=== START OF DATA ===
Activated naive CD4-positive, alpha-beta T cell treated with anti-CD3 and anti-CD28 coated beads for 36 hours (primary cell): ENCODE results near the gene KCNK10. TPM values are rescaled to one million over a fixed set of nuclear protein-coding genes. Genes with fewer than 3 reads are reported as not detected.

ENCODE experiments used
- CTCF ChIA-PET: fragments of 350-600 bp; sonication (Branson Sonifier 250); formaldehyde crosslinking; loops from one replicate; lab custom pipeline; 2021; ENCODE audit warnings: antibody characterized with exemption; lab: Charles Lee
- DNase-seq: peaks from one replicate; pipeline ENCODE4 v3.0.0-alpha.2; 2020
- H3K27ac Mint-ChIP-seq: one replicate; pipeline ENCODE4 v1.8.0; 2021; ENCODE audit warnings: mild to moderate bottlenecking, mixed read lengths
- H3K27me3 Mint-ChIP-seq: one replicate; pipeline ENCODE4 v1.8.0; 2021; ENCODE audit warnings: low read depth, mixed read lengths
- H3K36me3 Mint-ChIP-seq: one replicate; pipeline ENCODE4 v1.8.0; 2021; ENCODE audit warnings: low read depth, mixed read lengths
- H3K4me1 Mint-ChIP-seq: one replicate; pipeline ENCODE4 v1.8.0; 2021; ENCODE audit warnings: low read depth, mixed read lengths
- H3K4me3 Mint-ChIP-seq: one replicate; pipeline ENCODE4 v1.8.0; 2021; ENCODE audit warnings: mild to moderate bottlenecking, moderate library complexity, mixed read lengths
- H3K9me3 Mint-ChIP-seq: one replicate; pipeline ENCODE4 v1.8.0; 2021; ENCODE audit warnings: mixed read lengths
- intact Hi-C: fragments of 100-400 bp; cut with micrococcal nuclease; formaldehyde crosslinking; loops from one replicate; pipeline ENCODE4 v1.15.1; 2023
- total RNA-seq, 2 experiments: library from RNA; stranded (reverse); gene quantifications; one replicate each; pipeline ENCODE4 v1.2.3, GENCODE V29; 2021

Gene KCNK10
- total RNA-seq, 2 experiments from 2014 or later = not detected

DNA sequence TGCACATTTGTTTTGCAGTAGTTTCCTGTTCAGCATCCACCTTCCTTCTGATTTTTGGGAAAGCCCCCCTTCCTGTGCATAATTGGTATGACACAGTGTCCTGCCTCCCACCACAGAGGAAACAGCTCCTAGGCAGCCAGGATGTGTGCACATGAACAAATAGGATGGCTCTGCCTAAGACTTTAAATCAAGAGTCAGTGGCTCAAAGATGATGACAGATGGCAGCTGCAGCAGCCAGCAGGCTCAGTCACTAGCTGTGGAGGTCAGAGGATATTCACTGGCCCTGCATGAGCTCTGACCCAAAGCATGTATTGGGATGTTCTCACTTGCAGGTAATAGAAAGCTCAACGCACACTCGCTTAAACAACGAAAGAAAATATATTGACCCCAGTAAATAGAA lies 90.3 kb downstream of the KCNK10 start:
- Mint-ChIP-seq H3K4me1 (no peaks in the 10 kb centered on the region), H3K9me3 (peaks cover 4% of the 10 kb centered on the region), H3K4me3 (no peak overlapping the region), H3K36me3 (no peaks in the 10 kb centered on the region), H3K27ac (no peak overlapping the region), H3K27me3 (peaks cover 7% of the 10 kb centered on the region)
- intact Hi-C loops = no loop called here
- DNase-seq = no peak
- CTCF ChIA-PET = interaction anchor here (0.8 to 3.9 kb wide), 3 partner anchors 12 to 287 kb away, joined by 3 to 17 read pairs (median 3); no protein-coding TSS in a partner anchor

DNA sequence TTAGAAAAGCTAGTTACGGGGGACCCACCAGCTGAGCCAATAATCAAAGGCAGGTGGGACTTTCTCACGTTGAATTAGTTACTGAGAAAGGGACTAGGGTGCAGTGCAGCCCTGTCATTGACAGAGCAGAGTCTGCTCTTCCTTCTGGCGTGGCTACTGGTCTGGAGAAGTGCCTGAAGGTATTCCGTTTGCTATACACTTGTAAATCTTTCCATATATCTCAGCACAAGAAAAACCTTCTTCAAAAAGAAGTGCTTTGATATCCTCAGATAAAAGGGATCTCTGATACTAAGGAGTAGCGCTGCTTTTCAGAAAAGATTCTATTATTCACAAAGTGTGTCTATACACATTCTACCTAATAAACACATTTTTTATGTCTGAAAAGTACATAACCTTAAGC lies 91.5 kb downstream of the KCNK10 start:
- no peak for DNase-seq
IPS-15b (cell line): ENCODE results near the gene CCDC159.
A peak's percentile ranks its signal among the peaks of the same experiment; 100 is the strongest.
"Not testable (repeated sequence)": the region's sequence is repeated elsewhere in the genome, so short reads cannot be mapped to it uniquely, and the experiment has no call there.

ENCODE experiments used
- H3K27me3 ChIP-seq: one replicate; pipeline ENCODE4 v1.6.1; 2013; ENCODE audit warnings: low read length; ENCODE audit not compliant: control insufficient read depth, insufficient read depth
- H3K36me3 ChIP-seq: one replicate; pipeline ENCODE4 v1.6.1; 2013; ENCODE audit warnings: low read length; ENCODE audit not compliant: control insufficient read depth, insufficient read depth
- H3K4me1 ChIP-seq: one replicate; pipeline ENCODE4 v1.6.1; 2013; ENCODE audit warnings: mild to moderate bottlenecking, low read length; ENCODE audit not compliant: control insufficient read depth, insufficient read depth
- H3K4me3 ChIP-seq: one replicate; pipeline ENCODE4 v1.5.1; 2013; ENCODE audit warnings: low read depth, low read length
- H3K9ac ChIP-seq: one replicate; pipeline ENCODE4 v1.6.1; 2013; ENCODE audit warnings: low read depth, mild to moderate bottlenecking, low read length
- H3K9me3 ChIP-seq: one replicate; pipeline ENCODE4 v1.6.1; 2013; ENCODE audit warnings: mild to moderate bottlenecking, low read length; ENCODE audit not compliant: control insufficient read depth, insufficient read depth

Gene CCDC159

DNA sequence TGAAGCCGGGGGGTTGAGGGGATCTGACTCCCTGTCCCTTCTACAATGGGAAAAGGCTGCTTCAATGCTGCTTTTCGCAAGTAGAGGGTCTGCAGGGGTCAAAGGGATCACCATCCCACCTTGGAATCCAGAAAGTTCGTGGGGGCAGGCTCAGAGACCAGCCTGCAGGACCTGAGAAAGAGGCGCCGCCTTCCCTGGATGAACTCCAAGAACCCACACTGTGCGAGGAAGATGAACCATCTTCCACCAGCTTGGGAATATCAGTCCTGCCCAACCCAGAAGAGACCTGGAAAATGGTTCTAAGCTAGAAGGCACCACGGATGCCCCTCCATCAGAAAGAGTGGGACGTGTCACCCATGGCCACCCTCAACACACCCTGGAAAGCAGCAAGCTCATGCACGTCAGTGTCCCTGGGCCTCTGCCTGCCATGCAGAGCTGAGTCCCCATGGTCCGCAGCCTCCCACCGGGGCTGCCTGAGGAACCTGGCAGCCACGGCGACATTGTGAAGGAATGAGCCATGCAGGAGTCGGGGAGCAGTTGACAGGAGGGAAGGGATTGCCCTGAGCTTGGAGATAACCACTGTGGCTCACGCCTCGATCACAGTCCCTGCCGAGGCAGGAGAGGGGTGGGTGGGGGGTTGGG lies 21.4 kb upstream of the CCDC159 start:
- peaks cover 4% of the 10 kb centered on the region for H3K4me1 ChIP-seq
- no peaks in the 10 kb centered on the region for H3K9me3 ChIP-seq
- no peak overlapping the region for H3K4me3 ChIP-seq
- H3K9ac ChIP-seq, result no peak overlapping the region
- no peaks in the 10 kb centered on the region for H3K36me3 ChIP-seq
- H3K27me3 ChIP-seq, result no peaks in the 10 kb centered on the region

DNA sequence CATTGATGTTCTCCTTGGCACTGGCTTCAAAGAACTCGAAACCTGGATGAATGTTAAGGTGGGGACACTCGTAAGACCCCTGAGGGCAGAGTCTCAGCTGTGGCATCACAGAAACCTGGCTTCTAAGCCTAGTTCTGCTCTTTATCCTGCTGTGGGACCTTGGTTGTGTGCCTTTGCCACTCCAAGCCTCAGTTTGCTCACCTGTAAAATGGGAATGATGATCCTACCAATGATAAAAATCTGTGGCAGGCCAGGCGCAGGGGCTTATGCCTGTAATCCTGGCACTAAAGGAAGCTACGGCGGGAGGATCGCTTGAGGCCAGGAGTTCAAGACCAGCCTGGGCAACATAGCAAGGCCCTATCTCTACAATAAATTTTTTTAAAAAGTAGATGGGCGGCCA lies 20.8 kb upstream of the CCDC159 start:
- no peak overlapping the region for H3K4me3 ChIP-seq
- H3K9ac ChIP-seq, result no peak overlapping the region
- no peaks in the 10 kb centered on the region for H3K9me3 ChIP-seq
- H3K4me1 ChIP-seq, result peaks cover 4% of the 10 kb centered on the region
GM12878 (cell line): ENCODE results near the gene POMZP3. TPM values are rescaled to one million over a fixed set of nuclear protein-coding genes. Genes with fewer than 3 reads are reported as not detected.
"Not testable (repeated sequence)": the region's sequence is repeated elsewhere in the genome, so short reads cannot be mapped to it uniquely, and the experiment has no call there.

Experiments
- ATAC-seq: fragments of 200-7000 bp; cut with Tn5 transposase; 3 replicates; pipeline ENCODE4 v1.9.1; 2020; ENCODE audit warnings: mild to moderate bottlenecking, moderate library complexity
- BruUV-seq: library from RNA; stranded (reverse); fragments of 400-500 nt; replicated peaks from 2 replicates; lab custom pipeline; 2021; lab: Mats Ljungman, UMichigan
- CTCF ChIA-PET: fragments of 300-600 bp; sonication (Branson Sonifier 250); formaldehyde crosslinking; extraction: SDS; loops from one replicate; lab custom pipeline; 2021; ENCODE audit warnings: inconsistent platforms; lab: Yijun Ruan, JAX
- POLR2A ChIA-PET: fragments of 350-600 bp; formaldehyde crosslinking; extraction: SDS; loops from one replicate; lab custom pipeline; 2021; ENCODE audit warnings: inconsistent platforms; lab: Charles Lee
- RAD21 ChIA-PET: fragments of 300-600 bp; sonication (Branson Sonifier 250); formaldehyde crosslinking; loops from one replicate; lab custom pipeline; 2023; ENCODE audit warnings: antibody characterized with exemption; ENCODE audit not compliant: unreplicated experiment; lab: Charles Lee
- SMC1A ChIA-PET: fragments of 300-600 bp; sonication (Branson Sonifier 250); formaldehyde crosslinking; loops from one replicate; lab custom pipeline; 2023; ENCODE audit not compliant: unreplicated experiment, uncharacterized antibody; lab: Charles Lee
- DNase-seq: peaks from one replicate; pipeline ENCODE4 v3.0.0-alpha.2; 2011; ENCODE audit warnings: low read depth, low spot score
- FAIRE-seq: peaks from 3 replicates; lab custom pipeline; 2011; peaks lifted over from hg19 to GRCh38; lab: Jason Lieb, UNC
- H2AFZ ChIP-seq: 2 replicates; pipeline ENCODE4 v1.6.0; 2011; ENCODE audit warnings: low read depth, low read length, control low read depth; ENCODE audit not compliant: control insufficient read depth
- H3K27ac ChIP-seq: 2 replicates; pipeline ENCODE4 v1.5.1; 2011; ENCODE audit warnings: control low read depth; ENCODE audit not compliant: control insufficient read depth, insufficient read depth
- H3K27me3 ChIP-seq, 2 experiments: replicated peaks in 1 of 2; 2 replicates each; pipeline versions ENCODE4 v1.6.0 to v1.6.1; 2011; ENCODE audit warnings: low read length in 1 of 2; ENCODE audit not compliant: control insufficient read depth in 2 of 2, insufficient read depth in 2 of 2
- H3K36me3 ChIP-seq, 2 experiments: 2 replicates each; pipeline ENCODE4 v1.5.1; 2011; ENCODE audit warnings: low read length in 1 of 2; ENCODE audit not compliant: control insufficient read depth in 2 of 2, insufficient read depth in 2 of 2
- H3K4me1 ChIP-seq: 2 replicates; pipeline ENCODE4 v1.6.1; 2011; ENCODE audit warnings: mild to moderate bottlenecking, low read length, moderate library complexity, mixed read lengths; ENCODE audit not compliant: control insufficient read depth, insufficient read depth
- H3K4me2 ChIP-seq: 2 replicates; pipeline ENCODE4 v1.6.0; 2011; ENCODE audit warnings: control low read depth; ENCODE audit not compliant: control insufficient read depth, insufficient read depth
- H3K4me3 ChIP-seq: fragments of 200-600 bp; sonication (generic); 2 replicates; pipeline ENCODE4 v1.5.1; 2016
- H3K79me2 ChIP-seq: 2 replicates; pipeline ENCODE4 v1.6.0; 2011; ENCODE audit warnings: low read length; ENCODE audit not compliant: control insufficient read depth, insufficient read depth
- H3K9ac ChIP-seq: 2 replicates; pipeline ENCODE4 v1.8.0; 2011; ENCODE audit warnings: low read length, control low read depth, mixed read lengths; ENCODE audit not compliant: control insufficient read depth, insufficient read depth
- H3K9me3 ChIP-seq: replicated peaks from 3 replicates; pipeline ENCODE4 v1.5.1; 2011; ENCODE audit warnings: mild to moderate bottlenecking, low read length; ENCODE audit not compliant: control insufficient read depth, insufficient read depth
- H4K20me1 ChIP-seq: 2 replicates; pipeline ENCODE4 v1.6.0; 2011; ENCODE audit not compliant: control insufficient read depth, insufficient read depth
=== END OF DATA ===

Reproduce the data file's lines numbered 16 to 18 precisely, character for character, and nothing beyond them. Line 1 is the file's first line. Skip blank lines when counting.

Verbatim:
- Mint-ChIP-seq H3K4me1 (no peaks in the 10 kb centered on the region), H3K9me3 (peaks cover 4% of the 10 kb centered on the region), H3K4me3 (no peak overlapping the region), H3K36me3 (no peaks in the 10 kb centered on the region), H3K27ac (no peak overlapping the region), H3K27me3 (peaks cover 7% of the 10 kb centered on the region)
- intact Hi-C loops = no loop called here
- DNase-seq = no peak